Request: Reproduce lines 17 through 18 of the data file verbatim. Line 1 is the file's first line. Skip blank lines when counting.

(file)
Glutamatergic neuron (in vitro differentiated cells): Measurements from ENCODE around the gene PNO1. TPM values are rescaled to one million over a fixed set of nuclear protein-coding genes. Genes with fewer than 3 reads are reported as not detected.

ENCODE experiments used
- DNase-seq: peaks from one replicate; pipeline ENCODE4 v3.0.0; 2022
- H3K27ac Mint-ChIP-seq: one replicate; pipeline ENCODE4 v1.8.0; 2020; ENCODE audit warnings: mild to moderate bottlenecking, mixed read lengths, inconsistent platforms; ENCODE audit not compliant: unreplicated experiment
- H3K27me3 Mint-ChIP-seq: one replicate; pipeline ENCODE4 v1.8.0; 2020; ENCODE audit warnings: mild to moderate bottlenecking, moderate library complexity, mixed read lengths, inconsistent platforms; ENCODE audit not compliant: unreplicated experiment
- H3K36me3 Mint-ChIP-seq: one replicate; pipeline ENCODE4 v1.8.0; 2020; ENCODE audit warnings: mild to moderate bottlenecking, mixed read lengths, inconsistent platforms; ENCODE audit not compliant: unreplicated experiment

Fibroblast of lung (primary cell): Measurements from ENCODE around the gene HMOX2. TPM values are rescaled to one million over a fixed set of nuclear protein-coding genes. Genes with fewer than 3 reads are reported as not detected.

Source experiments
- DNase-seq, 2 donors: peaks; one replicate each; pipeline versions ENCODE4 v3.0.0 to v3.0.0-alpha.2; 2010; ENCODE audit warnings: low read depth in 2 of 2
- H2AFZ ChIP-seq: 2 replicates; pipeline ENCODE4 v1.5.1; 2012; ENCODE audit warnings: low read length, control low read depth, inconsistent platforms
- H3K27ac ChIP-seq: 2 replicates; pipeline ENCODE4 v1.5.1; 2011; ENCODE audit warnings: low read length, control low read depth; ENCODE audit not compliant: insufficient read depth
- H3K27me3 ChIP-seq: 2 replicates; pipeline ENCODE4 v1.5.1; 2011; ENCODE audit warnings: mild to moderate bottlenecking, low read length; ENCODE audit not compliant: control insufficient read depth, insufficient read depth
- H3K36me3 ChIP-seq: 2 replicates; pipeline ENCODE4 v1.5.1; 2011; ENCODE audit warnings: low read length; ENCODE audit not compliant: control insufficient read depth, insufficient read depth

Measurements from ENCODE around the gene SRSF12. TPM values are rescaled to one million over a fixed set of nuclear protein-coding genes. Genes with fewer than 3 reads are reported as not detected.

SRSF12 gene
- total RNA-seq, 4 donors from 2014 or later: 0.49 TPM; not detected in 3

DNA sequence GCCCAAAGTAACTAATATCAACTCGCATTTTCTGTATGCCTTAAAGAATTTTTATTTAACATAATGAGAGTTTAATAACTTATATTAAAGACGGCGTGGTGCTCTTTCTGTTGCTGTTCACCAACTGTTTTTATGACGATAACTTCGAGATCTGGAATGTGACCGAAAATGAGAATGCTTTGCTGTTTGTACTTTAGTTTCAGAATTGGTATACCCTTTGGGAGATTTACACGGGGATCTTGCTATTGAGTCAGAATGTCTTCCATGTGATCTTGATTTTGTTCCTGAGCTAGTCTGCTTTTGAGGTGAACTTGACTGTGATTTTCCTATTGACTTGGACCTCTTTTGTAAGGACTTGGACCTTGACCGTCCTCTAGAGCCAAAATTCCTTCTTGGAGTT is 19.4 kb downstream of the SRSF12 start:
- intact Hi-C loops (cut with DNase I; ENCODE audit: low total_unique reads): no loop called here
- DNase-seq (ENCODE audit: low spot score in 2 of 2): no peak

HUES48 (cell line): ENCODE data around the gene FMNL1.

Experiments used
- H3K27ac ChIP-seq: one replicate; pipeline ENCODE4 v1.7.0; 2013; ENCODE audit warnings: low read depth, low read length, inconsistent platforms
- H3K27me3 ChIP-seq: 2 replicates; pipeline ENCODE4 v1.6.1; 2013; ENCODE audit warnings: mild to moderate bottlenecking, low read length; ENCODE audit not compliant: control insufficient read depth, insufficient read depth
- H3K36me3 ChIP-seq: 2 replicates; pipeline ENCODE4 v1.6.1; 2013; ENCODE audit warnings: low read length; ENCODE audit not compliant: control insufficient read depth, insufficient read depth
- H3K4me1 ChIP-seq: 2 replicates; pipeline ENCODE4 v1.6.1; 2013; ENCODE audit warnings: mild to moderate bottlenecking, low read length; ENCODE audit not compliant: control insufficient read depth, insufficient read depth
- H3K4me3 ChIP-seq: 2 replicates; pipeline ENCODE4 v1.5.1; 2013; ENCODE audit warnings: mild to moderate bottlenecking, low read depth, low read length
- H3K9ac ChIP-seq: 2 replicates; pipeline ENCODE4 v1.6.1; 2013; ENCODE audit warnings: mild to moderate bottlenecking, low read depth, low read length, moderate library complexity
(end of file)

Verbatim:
DNA sequence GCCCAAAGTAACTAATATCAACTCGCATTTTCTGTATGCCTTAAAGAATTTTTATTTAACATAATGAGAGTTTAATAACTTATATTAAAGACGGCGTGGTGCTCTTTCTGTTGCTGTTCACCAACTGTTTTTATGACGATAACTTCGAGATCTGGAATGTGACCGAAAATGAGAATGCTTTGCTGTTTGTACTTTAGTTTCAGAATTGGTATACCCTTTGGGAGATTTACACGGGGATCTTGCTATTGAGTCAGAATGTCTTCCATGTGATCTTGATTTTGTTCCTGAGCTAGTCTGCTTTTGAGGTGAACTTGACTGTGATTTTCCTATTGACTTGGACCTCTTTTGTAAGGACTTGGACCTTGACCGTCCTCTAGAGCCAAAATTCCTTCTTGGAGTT is 19.4 kb downstream of the SRSF12 start:
- intact Hi-C loops (cut with DNase I; ENCODE audit: low total_unique reads): no loop called here